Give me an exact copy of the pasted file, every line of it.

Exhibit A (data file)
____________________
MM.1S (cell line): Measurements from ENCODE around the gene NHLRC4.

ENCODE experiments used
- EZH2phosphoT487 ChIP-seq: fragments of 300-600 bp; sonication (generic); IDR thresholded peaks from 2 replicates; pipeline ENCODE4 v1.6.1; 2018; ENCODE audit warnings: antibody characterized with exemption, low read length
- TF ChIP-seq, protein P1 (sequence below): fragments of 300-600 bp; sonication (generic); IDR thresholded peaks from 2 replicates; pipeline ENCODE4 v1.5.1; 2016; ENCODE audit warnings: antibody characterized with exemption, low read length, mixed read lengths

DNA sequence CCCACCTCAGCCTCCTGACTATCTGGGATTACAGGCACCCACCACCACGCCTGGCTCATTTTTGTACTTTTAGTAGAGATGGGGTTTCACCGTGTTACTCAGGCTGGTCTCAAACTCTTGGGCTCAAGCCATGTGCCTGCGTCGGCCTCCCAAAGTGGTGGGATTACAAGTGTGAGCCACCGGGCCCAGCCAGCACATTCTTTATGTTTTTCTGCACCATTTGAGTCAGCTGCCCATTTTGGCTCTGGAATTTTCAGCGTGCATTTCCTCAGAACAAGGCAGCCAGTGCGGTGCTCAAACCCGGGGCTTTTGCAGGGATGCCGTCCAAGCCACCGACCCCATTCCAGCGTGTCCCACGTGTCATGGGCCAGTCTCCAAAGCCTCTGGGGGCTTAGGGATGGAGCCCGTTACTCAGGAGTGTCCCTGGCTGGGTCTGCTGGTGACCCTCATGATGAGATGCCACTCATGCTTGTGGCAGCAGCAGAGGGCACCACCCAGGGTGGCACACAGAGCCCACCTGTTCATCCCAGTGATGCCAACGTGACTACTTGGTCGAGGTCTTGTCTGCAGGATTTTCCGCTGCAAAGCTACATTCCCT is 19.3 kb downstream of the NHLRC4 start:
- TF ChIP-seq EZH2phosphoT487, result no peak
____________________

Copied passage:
MM.1S (cell line): Measurements from ENCODE around the gene NHLRC4.

ENCODE experiments used
- EZH2phosphoT487 ChIP-seq: fragments of 300-600 bp; sonication (generic); IDR thresholded peaks from 2 replicates; pipeline ENCODE4 v1.6.1; 2018; ENCODE audit warnings: antibody characterized with exemption, low read length
- TF ChIP-seq, protein P1 (sequence below): fragments of 300-600 bp; sonication (generic); IDR thresholded peaks from 2 replicates; pipeline ENCODE4 v1.5.1; 2016; ENCODE audit warnings: antibody characterized with exemption, low read length, mixed read lengths

DNA sequence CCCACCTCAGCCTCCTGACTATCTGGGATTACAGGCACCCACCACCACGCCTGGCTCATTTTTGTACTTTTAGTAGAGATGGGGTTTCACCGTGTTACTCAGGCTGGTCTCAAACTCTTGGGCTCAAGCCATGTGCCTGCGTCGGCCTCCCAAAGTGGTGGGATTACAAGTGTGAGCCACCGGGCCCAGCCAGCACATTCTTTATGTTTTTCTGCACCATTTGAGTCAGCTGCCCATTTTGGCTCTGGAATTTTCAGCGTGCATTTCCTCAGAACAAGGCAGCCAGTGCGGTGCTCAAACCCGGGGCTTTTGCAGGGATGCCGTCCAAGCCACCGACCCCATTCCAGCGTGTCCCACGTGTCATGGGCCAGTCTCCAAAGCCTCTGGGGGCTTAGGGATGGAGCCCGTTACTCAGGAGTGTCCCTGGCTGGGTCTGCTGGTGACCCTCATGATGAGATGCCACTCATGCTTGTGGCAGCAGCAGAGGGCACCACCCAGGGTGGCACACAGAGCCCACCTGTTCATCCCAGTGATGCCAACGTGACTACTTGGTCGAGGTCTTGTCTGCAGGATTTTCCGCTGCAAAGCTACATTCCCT is 19.3 kb downstream of the NHLRC4 start:
- TF ChIP-seq EZH2phosphoT487, result no peak